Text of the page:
Add like
Add dislike
Add to saved papers

Age at onset of alcohol use and DSM-IV alcohol abuse and dependence: a 12-year follow-up.

PURPOSE: The purpose of this study was to examine the relationship between age at drinking onset and the development of DSM-IV alcohol abuse and dependence in a 12-year prospective study of youth in the United States.

METHODS: Logistic regression analyses were used to quantify the relationship between age at drinking onset and the development of alcohol abuse and dependence controlling for sociodemographic factors and problem indicators.

RESULTS: The odds of alcohol dependence decreased by 5% in 1989 and 9.0% in 1994 for each year drinking onset was delayed. In 1994, the odds of alcohol abuse increased by 7.0% with each decreasing year of age at drinking onset, while age at drinking onset was not related to alcohol abuse in 1989. Several other risk factors were found to be strong and consistent predictors of abuse and dependence in 1989 and 1994, including being male, divorced, separated or never married, younger, and having an early history antisocial behaviors and marijuana use.

IMPLICATIONS: Implications of the results of this study are discussed in terms of other factors that may impact on the onset-abuse and onset-dependence relationship and the need to focus future prevention efforts.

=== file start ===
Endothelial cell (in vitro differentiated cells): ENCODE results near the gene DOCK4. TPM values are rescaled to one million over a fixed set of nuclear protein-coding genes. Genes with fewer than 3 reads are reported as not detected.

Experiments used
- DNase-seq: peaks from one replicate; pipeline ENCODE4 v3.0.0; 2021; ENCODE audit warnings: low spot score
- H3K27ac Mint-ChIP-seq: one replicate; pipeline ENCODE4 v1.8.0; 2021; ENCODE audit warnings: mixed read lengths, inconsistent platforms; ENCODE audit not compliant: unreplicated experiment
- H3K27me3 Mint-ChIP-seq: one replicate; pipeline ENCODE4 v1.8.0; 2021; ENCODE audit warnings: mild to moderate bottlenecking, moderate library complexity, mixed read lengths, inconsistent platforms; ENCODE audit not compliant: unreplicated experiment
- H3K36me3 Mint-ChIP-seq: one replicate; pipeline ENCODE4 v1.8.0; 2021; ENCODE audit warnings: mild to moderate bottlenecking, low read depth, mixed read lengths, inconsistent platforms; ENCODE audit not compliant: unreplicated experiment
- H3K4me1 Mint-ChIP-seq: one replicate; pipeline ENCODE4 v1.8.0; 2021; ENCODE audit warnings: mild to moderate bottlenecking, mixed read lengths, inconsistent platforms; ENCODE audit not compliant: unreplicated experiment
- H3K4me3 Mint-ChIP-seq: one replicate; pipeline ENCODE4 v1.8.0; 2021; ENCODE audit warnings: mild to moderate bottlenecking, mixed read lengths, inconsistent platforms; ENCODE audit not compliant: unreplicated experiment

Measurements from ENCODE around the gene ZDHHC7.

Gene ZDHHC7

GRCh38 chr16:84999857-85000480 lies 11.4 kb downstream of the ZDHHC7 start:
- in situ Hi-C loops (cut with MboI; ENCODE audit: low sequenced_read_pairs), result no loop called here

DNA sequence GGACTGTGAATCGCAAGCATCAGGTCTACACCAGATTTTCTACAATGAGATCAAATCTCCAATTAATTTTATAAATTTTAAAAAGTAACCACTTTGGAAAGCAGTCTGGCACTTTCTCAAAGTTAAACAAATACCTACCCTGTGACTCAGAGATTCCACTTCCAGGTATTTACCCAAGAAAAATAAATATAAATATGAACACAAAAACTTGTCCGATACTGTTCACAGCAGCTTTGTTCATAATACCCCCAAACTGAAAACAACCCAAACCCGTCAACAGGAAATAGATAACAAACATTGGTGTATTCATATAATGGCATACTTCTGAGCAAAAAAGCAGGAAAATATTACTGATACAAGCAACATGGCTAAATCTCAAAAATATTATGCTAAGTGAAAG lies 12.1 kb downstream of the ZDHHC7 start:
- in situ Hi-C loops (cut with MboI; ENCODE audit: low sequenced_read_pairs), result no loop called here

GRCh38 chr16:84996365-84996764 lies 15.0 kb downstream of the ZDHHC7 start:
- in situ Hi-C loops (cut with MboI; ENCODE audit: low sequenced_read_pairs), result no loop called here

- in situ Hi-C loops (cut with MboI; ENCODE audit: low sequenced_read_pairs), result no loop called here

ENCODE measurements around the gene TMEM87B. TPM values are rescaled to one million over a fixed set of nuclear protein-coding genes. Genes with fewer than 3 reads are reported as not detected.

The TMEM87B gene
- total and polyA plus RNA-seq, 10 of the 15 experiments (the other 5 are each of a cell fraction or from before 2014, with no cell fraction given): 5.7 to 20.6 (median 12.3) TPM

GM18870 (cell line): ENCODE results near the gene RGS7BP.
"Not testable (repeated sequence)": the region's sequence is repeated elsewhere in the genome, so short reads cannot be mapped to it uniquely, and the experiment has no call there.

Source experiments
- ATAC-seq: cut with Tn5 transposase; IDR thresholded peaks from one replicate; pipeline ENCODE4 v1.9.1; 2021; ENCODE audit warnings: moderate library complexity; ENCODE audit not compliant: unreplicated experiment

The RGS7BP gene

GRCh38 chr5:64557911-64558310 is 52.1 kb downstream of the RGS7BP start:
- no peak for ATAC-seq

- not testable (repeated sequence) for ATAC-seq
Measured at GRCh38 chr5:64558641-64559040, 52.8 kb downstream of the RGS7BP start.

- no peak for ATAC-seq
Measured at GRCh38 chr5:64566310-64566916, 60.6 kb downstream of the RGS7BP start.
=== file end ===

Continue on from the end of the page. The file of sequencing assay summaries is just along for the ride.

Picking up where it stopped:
Full text links

We have located links that may give you full text access.
Can't access the paper?
Try logging in through your university/institutional subscription. For a smoother one-click institutional access experience, please use our mobile app.

Related Resources

For the best experience, use the Read mobile app

Mobile app image

Get seemless 1-tap access through your institution/university

For the best experience, use the Read mobile app

All material on this website is protected by copyright, Copyright © 1994-2024 by WebMD LLC.
This website also contains material copyrighted by 3rd parties.

By using this service, you agree to our terms of use and privacy policy.

Your Privacy Choices Toggle icon

You can now claim free CME credits for this literature searchClaim now

Get seemless 1-tap access through your institution/university

For the best experience, use the Read mobile app